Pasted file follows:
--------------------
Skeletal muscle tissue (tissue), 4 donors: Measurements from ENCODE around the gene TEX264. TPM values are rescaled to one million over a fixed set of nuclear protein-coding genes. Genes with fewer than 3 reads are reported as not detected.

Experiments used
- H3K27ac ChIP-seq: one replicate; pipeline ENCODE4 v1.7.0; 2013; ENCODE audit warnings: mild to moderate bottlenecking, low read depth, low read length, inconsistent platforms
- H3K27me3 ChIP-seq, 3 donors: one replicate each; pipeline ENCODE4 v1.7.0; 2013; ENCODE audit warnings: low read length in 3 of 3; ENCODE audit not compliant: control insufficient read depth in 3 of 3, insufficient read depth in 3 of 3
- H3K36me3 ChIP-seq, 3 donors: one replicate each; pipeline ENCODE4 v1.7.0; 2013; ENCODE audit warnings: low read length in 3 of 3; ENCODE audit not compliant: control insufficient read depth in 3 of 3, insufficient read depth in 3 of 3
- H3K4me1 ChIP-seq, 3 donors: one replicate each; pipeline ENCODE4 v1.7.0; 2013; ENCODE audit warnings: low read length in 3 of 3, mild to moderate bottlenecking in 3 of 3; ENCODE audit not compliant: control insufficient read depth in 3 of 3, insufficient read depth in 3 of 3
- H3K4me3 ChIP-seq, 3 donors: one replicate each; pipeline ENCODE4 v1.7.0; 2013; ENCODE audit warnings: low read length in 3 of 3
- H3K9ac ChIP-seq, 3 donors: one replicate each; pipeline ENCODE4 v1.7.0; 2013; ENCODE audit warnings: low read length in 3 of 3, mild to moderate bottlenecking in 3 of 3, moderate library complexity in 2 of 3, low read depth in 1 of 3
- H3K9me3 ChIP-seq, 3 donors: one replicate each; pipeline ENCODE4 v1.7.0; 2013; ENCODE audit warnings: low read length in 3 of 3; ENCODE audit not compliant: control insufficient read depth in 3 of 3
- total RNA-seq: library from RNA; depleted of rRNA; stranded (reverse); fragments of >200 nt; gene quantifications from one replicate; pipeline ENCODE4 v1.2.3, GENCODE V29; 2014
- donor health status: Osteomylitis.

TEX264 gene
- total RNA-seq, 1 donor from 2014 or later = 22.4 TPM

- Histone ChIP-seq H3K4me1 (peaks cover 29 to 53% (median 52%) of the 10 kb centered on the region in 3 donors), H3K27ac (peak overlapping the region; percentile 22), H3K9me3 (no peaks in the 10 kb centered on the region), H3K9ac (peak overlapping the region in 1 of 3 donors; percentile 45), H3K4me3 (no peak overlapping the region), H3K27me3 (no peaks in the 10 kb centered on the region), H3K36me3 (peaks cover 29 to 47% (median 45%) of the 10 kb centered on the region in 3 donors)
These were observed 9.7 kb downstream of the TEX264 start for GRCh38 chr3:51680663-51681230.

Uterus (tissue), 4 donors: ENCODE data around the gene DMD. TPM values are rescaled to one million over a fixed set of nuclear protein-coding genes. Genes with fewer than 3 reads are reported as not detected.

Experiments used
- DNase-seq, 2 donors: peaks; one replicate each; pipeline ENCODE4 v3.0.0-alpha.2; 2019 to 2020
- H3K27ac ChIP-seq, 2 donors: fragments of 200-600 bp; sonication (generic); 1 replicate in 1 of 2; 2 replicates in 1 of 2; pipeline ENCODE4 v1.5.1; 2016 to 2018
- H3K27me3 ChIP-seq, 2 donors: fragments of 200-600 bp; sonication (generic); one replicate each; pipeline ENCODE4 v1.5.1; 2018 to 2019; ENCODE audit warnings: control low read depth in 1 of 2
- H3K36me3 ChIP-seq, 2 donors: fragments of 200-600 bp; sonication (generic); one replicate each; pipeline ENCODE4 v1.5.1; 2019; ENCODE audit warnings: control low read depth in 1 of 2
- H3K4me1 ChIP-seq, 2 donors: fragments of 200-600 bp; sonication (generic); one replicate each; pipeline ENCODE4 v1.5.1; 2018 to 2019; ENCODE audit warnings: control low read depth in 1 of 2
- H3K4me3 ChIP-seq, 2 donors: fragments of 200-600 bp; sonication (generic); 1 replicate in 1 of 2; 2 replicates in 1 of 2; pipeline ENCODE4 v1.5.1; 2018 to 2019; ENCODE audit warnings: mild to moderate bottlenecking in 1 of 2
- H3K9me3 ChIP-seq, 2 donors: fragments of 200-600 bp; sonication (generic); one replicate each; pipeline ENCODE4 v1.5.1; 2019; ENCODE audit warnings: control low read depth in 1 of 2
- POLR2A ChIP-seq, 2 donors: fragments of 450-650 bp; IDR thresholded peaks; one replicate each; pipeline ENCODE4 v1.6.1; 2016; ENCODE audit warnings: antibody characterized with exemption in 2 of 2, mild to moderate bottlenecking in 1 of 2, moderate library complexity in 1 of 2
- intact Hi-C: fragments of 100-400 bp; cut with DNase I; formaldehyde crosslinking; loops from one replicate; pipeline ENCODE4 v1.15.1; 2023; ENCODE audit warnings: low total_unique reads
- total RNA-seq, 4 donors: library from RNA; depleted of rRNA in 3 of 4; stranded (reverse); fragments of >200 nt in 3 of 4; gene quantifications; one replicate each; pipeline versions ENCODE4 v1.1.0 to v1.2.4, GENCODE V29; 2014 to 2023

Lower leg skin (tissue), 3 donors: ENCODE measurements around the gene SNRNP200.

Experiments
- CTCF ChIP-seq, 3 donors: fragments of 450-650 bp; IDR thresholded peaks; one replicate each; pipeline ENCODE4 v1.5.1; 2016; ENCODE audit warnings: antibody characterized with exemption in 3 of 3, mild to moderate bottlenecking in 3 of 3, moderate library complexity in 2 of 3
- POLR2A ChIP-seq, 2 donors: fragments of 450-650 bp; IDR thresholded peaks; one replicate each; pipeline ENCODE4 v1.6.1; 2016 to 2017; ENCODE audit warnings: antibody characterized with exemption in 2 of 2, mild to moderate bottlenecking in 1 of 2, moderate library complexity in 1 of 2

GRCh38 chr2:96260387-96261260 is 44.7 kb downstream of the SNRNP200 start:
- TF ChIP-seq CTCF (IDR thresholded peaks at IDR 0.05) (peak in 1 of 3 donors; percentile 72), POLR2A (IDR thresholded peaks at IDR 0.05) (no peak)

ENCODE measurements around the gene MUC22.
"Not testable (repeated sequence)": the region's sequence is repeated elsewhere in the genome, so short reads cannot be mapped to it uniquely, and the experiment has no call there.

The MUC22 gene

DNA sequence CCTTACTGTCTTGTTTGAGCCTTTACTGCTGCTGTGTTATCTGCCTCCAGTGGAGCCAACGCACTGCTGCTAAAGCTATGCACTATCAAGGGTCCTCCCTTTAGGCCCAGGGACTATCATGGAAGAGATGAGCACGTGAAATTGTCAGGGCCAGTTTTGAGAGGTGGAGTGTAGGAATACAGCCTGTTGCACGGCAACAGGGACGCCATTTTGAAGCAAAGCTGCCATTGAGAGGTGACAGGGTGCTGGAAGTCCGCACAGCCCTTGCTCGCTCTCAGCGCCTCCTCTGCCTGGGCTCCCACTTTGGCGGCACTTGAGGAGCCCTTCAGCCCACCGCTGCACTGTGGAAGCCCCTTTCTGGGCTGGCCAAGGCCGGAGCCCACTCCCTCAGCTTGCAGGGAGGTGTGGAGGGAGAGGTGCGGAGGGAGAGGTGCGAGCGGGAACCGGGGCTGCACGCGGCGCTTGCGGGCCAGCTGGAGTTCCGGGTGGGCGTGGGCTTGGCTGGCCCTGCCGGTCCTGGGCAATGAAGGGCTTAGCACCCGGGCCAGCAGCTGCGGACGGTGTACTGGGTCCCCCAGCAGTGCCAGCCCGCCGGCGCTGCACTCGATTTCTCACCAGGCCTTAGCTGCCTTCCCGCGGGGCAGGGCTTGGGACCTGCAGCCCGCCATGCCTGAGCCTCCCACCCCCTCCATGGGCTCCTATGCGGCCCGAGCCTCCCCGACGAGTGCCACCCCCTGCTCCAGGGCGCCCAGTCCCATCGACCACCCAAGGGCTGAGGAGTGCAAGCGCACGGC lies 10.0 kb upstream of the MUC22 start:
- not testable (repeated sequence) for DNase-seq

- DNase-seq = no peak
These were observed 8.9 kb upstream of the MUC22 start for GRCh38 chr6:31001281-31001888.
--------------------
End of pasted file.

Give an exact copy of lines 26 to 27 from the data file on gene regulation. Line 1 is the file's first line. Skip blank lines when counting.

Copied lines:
- intact Hi-C: fragments of 100-400 bp; cut with DNase I; formaldehyde crosslinking; loops from one replicate; pipeline ENCODE4 v1.15.1; 2023; ENCODE audit warnings: low total_unique reads
- total RNA-seq, 4 donors: library from RNA; depleted of rRNA in 3 of 4; stranded (reverse); fragments of >200 nt in 3 of 4; gene quantifications; one replicate each; pipeline versions ENCODE4 v1.1.0 to v1.2.4, GENCODE V29; 2014 to 2023